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Clinical and esthetic dermatology: Two sides of a coin

Department of Dermatology, Venereology and Leprology, Post Graduate Institute of Medical Education and Research, Chandigarh, India
Corresponding author: Prof. Sunil Dogra, Department of Dermatology, Venereology and Leprology, Post Graduate Institute of Medical Education and Research, Chandigarh, India.
This is an open-access article distributed under the terms of the Creative Commons Attribution-Non Commercial-Share Alike 4.0 License, which allows others to remix, tweak, and build upon the work non-commercially, as long as the author is credited and the new creations are licensed under the identical terms.

How to cite this article: Dogra S, Vinay K. Clinical and esthetic dermatology: Two sides of a coin. CosmoDerma 2021;1:26.

Change is the only constant in life. Ones ability to adapt to those changes will determine your success in life. – Benjamin Franklin

Thus in this ever-changing world, a physician should learn, adapt, and grow to cater the changing needs of patients and the society. The practice of dermatology is no different. From its humble beginnings, the field of dermatology in India has progressed and flourished and, in turn, nurtured many subspecialties with esthetic and procedural dermatology being in the forefront. This progress from a purely medical specialty to a procedural aided branch is welcoming given the plethora of opportunities that it has opened coupled with better understanding of pathogenesis of various dermatoses and availability of new therapeutic options and biomedical instruments.

From a patient’s perspective, improvement in quality of life is as important as curing an ailment. A cosmetic dermatologist is a specialist, who focuses his/her practice in treating esthetic concerns. Aspects of cosmetic dermatology include the maintenance of healthy skin, the prevention and treatment of skin aging and photodamage, rejuvenation procedures, and many others. Cosmetic dermatology also deals with skin diseases that have great impact on the patient’s appearance such as acne, rosacea, and certain pigmentary disorders. A desire to look younger and healthier and a want to reverse the signs of aging has helped to flourish the field of esthetics in dermatology practice over the past 10–15 years. Furthermore, given that, many dermatoses are more of a cosmetic concern, the availability and utility of products and energy intensity devices in recent years to treat these concerns have increased the demand for cosmetic and procedural dermatology.

In the current era, the practice of medical dermatology and cosmetic dermatology is so interwoven that it is difficult to delineate the two. While cosmetic dermatologists put the spotlight on “desire,” medical dermatologists target the “disease” aspect of dermatology. Theoretically, medical dermatology is considered by the health-care industry and insurance companies to be different than cosmetic dermatology, as it is geared toward fixing a health problem or injury. It is medically necessary and therefore usually covered by insurance. Whereas cosmetic dermatology is perceived as want rather than a need and so financially not supported by state or insurance covers. However, the two represents different sides of the same coin. One cannot practice cosmetic dermatology without a sound knowledge of medical dermatology and “pure” medical dermatology would devoid the patients of holistic treatment. Concerns have been raised that esthetic dermatology might be a frivolous specialty, guided by the market that is aimed primarily at profit. The focus, however, needs to be patient centered and scientific based to avoid the ethical dilemma.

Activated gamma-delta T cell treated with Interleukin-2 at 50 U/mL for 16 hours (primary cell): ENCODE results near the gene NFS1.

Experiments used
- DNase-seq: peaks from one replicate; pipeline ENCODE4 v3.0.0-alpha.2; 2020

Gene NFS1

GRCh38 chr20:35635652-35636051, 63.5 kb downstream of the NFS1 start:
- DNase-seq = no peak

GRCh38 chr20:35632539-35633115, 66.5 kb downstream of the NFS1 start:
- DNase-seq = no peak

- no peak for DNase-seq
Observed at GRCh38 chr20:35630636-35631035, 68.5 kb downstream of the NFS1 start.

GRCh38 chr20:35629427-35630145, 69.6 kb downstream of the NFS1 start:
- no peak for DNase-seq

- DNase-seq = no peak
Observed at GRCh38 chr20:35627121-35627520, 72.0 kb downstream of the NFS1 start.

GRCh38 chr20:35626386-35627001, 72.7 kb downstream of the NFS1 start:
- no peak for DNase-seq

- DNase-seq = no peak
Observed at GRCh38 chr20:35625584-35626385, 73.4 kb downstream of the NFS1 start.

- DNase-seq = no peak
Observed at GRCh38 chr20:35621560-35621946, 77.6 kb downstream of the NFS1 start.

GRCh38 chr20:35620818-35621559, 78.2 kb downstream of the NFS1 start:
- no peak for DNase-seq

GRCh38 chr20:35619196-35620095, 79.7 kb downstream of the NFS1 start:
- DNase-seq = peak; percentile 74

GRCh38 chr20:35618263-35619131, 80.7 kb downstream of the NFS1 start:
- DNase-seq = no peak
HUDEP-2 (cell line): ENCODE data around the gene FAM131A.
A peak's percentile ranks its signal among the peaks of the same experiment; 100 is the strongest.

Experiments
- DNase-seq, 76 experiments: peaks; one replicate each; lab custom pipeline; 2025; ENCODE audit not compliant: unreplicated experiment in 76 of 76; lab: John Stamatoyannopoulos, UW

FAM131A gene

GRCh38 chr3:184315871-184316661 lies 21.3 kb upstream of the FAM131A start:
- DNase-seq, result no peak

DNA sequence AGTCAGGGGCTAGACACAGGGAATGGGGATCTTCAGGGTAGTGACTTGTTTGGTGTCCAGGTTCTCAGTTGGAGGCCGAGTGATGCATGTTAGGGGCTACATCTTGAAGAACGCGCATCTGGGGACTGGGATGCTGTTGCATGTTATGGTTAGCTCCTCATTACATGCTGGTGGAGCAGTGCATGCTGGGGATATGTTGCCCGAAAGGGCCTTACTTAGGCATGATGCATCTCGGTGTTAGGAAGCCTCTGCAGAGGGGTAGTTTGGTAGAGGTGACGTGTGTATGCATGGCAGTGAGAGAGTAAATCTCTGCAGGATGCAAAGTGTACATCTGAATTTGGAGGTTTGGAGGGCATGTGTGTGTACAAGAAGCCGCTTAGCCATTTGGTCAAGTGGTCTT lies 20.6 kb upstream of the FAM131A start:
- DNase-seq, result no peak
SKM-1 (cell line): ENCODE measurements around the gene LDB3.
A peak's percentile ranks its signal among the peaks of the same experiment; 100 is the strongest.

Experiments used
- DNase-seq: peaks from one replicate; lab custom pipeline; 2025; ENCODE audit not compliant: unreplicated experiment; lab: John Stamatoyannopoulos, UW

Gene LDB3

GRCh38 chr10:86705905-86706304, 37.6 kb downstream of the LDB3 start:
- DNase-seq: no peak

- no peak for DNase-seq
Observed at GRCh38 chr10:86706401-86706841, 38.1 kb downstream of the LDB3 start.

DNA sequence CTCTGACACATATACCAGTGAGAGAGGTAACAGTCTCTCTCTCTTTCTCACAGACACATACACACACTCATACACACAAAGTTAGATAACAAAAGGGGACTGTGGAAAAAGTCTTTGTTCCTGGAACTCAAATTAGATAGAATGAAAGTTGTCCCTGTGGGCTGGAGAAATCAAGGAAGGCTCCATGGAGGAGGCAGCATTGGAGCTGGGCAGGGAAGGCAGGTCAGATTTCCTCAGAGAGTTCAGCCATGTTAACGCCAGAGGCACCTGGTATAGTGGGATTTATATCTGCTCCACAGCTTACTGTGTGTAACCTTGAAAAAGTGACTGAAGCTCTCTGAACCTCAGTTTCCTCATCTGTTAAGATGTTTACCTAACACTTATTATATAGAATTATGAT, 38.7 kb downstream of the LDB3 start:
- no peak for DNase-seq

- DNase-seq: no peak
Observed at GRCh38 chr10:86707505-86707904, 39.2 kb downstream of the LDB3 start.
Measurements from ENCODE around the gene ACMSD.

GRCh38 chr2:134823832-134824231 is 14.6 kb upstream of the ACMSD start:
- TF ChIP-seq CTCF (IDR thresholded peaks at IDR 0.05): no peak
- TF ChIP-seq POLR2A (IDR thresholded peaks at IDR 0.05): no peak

A good dermatologist should balance medical and esthetic dermatology in clinical practice. For this, it is essential that the dermatology training curriculum give due weightage to different aspects of esthetic and procedural dermatology and medical teachers also need to keep updated with the expanding horizon of course curriculum for dermatology. However, many postgraduate programs in India fail to provide adequate exposure in this new subspecialty, thus increasing the demand for observerships/fellowships post-completion of dermatology residency. On the other hand, sound dermatology knowledge is essential to explore the full reach of esthetic practice and the potential complications that may arise out of procedural/cosmetic dermatology. Therefore, it is desirable that the esthetic dermatologist updates medical dermatology knowledge with regular refresher courses, e-education platforms by national societies such as IADVL and CMEs/conferences.

The growing concern about esthetic dermatology is lack of quality data to support and recommend the use of various cosmeceuticals, dermaceuticals, and interventional procedures. The aim of this dedicated journal is to encourage research and gather literature in the specialty of cosmetic dermatology that would further help in the growth of this field and also aid cosmetic dermatologists to practice evidence-based medicine.

Esthetic dermatology is a form of preventive medicine, with a major impact on patient well-being and quality of life. A growing demand for esthetic dermatology in the coming years and the considerable economic and health-care impact of the same makes it a lucrative career choice among young dermatologist. Having said that, the biggest challenge for dermatology in this decade will be not losing the roots in basic and clinical dermatology and less attractive subspecialties such as dermatopathology, contact dermatitis, photobiology, sexually transmitted infections, and leprosy at the cost of esthetic dermatology. A good balance between cosmetic and medical dermatology is essential for a successful practice.

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